For Better (or Worse): How Men and Women View the Progress of Gender Equity Differently

November 4, 2019

Caroline Dettman

Caroline Dettman is a founding partner of Have Her Back Consulting, a female-owned business helping companies tackle gender equity differently. By turning good intentions to intentional actions, Dettman leverages her craft as an award-winning creative leader to drive business outcomes and impact for all.

On November 7th & 8th, the inspired 3% Conference will gather for its 8th annual conference in Chicago. This year the purposeful theme is: “The 29%” - the goal for the number of men in attendance as well as a clever flip on how many female creatives are typically represented in creative departments.  

I do believe we will see many men attend. They represent the men who want to help bring about change in the advertising industry and the ones who are already making good changes happen. They can’t possibly reflect, however, the views of all men and their views on gender equity. Just like the women in attendance can’t possibly reflect the views of all women.

We must understand the general sentiment about gender equity in the workplace among the sexes, because to work together on solutions, we need to know what we are up against and equally what we can build upon. So recently, Have Her Back Consulting surveyed 1000 women and men about their workplaces and gender equity. Here are three key takeaways:

Men believe gender equity is progressing faster in the workplace than women do: 

  • More men than women felt the #MeToo movement has been successful in bringing positive change for women in the workplace (27% to 22%).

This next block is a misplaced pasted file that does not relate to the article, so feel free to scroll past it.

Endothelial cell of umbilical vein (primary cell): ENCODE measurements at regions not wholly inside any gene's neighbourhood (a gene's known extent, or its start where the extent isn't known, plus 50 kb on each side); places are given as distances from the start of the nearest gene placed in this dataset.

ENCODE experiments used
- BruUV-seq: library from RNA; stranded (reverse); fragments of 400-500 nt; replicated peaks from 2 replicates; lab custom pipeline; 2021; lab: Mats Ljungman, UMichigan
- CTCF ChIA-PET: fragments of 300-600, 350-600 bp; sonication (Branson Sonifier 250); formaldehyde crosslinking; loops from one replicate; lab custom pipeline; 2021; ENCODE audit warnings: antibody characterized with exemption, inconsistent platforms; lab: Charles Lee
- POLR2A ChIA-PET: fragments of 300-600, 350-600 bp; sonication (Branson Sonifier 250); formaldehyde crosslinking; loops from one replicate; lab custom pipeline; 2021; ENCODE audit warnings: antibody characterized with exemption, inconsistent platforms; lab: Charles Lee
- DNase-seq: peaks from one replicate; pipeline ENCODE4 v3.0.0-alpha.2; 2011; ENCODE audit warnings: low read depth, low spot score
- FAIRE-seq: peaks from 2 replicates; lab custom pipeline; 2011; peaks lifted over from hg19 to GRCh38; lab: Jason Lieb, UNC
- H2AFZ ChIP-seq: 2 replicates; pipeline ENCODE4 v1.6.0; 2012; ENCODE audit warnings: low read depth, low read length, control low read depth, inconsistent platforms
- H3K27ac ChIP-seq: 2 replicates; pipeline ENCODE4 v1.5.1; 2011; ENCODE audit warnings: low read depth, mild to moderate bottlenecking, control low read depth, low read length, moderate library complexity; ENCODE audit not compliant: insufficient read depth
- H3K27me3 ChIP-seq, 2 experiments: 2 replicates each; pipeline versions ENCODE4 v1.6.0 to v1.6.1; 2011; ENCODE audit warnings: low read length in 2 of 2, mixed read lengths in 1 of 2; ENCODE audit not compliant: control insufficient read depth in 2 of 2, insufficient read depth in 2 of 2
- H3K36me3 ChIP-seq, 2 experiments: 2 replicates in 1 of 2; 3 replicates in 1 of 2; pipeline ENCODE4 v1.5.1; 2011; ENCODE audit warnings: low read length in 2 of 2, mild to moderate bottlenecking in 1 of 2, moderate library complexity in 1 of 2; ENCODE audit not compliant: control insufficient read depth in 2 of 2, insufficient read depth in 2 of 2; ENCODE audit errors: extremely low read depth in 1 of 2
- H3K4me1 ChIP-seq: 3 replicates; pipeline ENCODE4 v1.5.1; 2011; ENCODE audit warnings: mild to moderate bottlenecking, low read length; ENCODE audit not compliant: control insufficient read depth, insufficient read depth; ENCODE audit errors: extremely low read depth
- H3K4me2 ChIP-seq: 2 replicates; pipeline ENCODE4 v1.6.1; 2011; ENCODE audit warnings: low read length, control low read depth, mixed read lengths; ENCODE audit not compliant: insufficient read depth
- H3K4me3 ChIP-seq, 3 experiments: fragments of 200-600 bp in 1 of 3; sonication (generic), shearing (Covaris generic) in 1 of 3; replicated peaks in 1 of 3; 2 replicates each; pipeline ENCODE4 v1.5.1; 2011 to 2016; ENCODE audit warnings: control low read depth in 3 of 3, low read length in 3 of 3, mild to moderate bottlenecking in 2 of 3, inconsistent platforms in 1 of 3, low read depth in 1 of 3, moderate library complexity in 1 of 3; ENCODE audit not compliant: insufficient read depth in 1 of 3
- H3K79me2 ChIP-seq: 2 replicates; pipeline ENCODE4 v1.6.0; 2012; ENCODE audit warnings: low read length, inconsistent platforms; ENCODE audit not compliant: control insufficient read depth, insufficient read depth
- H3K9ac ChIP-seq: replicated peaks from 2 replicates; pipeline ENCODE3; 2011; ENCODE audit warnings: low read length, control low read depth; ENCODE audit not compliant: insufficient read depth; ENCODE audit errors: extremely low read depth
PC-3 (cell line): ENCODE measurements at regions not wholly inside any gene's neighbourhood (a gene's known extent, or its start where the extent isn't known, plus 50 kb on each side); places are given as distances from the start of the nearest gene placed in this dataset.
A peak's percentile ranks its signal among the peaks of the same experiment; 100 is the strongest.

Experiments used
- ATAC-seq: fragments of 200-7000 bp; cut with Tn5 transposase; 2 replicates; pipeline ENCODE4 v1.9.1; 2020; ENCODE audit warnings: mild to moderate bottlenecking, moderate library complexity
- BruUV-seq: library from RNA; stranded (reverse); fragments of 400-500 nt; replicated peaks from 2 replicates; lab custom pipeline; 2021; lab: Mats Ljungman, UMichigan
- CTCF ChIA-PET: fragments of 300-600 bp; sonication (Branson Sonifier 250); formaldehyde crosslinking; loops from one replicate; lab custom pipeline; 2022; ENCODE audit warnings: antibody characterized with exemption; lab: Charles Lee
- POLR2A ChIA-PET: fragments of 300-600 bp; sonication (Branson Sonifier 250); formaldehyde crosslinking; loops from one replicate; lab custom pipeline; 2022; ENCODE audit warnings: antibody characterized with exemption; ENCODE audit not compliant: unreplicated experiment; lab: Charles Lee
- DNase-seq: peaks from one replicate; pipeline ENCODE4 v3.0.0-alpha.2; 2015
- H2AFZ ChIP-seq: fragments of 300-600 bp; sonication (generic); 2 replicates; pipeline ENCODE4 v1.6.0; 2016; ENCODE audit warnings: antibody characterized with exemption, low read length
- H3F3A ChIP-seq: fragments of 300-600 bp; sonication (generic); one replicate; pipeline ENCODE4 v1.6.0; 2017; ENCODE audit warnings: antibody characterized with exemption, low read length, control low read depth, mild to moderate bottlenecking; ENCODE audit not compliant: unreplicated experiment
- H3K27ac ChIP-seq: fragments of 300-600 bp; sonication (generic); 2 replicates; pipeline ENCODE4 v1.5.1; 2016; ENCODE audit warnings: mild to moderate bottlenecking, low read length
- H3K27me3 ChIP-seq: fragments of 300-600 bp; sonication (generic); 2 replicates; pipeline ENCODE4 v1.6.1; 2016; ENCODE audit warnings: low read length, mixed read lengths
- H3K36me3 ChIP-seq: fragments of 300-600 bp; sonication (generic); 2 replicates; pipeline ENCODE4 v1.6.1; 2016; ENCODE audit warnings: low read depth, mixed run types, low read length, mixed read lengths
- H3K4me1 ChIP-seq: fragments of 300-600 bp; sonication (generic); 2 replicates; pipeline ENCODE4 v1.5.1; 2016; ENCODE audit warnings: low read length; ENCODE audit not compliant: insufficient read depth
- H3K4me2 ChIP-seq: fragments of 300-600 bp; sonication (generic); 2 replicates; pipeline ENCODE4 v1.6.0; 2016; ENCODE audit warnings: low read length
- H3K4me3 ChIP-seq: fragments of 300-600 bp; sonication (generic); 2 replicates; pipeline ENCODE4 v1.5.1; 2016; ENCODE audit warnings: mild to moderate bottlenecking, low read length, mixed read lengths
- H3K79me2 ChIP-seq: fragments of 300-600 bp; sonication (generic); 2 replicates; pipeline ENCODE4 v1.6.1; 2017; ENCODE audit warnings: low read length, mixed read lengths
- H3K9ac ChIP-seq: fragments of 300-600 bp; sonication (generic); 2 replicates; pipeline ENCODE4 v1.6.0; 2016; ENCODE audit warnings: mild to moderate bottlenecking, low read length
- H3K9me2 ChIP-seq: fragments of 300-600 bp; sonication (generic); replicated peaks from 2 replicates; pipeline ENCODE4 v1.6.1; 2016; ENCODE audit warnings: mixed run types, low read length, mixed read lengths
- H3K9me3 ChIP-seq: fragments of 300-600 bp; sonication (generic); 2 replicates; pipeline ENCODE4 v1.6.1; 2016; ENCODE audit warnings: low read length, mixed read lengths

• When asked about their company's efforts to advance women in the past two years, 25% of men rate it "much better" -- but only 16% of women do.
     
  • While 63% of women say "More is needed" to advance women in the workplace, only 47% of men feel the same way.

Men think they are supporting women more at work. Women disagree. 

  • Since #MeToo, almost half (49%) of men say that men support women more at work. 53% of women say there has been no change in the way men support women at work. 
     
  • When it comes specifically to “executive support of women,” 12% of men and 6% of women say this has increased in the wake of #MeToo.

Both men and women agree that we need to advance women in the workplace and have a sense of urgency about solving this issue. 

  • More than half (55%) of respondents feel that more is needed to advance women in the workplace.
     
  • 31% of women and 41% of men believe that business will resolve gender equity in the next five years.
     
  • While 29% of women think gender equity will never be solved, only 21% of men don’t think it is solvable.  

You can look at these statistics and be frustrated. I look at them and see hope. While there will be many allies amongst us at the 3% Conference, clearly this shows there are many allies amongst us at our workplaces, too. They might think things are progressing faster than women do, but the desire to solve gender equity is shared. This knowledge is powerful  because we can build on this. We can help one another understand what’s behind these survey statistics...and use that knowledge to propel gender equity forward, together.  

I will leave you with a few interesting stats  62% of women say they would be less likely to recommend a brand if they found out that the company wasn't treating female employees equitably. 40% of men would also be less likely to recommend that company. If we unite around gender equity, we have a profound collective power that will be hard to ignore. We could dwell on the worst stat of the survey, that 20 percent of respondents actually said they would be more likely to recommend a company that wasn’t treating its female employees equitably. But let’s not waste our energy...because as these statistics show, it’s us and our allies who have the strength in numbers.  

United, we can and will have her back. See you on November 7th, for better.